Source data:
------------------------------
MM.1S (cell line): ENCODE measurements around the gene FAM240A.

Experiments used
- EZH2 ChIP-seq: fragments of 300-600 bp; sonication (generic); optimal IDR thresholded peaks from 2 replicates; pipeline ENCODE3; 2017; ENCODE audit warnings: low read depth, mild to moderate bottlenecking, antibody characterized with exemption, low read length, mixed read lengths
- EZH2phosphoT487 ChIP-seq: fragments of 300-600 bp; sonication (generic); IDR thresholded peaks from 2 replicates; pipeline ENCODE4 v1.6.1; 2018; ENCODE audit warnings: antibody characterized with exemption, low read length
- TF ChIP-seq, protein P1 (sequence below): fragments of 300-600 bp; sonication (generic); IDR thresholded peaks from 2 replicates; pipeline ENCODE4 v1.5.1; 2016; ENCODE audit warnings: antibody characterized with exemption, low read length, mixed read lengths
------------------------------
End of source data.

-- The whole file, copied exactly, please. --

MM.1S (cell line): ENCODE measurements around the gene FAM240A.

Experiments used
- EZH2 ChIP-seq: fragments of 300-600 bp; sonication (generic); optimal IDR thresholded peaks from 2 replicates; pipeline ENCODE3; 2017; ENCODE audit warnings: low read depth, mild to moderate bottlenecking, antibody characterized with exemption, low read length, mixed read lengths
- EZH2phosphoT487 ChIP-seq: fragments of 300-600 bp; sonication (generic); IDR thresholded peaks from 2 replicates; pipeline ENCODE4 v1.6.1; 2018; ENCODE audit warnings: antibody characterized with exemption, low read length
- TF ChIP-seq, protein P1 (sequence below): fragments of 300-600 bp; sonication (generic); IDR thresholded peaks from 2 replicates; pipeline ENCODE4 v1.5.1; 2016; ENCODE audit warnings: antibody characterized with exemption, low read length, mixed read lengths